New Steamboat City Council members poised to have big impact on employee pay, police station funding
October 30, 2013
Steamboat Springs — There won’t be a honeymoon.
That’s what Scott Ford is saying as he prepares to start his Steamboat Springs City Council career next month.
Just minutes after Ford is sworn in Nov. 12 alongside either Tony Connell or Clark Davidson, Ford and the other new member will have to help a deeply divided council reach a consensus on a proposed employee pay raise plan and the potential of the city spending $2.5 million next year on a new police station.
And because the current City Council on Tuesday night failed to pass a first reading of the 2014 budget because of a lack of consensus on the city’s pay raise plan, the two new council members suddenly are poised to greatly influence the budget outcome.
"I’m looking forward to it," Ford said. "I think we’re all going to do the right thing and come to a compromise. It’s just going to take some more work."
Connell and Davidson also are excited by the unexpected opportunity to have a big say on the budget.
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With all three prospective council members saying Wednesday that they aren’t ready to allow the city to budget $2.5 million on the station in 2014, that funding is now in jeopardy.
Council members Walter Magill and Sonja Macys, along with outgoing member Cari Hermacinski, on Tuesday night tried unsuccessfully to remove the funding.
Their effort was defeated by a majority of council members who wanted the funding to stay on the table so the police station project could move forward without any delay.
But the two new council members could create a new majority against the expenditure for the time being.
"I’m not going to say it shouldn’t be a high priority, but I’m not willing to commit $2.5 million in this fiscal year," Connell said Wednesday. "It needs to be done with due diligence. (The fire department) needs to be part of the discussion."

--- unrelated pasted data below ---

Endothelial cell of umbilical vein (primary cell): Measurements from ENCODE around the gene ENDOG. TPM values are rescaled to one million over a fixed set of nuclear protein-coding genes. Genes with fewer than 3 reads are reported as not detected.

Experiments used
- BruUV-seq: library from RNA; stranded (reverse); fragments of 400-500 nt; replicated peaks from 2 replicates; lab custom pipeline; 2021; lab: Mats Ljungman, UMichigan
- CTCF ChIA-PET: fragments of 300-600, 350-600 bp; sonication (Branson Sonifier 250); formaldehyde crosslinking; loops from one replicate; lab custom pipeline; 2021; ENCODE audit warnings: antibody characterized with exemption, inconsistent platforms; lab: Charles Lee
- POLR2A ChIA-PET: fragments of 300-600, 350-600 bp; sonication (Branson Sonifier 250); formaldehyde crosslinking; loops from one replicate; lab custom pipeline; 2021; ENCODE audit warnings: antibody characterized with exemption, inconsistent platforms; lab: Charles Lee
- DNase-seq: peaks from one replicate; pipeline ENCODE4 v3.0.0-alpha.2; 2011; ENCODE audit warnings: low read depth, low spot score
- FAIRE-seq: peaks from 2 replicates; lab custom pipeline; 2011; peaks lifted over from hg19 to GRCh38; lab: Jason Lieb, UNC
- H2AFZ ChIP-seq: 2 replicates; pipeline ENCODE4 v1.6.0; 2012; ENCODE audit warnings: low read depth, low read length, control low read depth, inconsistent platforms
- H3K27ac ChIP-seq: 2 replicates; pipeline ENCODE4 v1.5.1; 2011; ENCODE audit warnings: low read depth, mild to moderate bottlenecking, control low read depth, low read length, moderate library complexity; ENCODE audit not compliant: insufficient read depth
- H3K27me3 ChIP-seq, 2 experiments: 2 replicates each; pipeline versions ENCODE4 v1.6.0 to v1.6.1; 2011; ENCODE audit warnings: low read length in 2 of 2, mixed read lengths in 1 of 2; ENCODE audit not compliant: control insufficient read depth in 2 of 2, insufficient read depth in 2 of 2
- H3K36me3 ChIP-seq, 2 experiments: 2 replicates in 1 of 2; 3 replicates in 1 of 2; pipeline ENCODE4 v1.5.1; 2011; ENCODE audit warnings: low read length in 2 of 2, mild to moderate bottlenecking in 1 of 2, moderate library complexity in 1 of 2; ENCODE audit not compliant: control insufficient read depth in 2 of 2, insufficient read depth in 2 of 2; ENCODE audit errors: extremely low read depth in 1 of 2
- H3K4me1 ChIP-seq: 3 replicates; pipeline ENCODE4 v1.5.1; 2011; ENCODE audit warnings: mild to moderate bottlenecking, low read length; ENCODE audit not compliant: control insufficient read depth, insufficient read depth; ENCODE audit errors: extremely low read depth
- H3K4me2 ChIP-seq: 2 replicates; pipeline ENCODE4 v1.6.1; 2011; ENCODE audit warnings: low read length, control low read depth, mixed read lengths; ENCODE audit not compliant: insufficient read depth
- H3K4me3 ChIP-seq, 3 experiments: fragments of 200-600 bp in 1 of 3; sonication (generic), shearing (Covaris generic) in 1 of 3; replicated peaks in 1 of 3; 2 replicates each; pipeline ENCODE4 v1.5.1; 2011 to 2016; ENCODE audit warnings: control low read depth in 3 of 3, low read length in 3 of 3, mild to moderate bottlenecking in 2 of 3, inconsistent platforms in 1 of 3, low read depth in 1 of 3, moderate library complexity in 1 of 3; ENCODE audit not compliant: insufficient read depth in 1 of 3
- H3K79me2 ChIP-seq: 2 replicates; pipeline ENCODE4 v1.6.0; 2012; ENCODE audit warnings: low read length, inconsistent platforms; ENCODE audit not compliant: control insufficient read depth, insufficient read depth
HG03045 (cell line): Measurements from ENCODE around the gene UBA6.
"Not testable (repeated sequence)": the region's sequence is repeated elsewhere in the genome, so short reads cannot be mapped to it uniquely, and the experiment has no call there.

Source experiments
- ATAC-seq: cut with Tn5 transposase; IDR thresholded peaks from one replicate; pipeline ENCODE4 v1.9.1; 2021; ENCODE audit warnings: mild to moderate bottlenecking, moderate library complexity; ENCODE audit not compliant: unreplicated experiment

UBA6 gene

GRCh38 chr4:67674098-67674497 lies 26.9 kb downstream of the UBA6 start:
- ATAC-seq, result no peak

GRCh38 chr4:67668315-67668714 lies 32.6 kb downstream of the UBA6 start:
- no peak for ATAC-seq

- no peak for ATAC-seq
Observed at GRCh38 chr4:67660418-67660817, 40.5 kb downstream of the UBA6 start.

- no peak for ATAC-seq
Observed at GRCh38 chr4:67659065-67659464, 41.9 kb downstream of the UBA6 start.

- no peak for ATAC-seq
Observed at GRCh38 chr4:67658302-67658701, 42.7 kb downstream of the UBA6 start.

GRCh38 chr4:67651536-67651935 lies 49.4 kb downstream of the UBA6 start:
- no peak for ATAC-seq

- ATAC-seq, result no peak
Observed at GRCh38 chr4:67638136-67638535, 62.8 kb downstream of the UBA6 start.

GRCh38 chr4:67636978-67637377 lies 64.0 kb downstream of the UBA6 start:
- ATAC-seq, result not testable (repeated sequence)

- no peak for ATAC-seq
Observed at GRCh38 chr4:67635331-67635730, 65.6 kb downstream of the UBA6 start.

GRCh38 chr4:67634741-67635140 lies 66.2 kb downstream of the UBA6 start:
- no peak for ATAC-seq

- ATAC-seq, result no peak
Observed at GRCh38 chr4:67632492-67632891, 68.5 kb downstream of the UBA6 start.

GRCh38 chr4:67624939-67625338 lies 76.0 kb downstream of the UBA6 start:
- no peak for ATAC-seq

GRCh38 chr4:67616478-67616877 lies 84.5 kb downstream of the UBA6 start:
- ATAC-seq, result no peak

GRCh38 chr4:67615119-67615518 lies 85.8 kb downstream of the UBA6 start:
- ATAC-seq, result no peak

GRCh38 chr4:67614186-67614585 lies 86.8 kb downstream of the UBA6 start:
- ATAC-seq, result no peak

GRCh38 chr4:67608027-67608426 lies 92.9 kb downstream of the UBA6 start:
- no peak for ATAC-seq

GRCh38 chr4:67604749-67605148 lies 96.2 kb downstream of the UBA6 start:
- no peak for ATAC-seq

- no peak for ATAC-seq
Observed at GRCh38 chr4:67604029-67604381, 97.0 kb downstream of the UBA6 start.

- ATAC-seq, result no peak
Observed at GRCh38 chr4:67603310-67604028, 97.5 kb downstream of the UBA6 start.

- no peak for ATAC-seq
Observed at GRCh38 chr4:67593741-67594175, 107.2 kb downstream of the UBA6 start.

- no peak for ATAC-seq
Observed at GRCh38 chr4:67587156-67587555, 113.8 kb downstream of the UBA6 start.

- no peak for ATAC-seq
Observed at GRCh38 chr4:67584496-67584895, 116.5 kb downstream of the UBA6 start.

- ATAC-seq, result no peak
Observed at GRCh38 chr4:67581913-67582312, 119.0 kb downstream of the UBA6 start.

Davidson said the city was "putting the cart before the horse" by budgeting the $2.5 million next year.
Ford also said he’d like to see the project slowed down.
"If you address police and you haven’t addressed fire, where are we?" he asked. "It’s going to be the largest single capital expenditure the city has ever made. I’m not saying delay it forever but be diligent."
Ford and the other new council member also will dive into what has been a contentious council debate over the city’s plan to spend $738,000 next year on salary and benefit increases meant to bring employees up to a market wage.
The raises also seek to rectify an issue called compression that exists when a veteran employee is making a comparable wage to a new hire.
At an election forum earlier this month, Connell and Davidson revealed they had some different views when asked if they supported the city’s proposed pay raise plan.
Connell said looking at comparable communities and arriving at a percentage raise might not be the best approach.
"I do believe there are some market-rate increases that should be done," Connell said. "But … going position by position and looking at only mountain towns is probably not the way to go."
He said the city should instead set its personnel costs as a certain ratio of its general fund revenue.
Asked about the pay raise plan at the forum, Davidson was more supportive of the city’s proposed raises than Connell.
"I think a vast amount of city employees deserve raises," Davidson said. "I don't think they need to be jumped up a lot — it should be done over time. City employees in some departments make plenty,” others not.
He said Wednesday that he sees room for a "quick, easy compromise" on the pay plan.
Ford said he plans to discuss and critique the data behind the city’s proposed pay plan.
For one, he said the city shouldn’t look outward to cities like Durango and Eagle to establish a market wage for its employees.
“The market is not Eagle County,” he said. “It is the greater metro area of Steamboat Springs and Routt County.”
Learn more about the City Council candidates at SteamboatToday.com/election.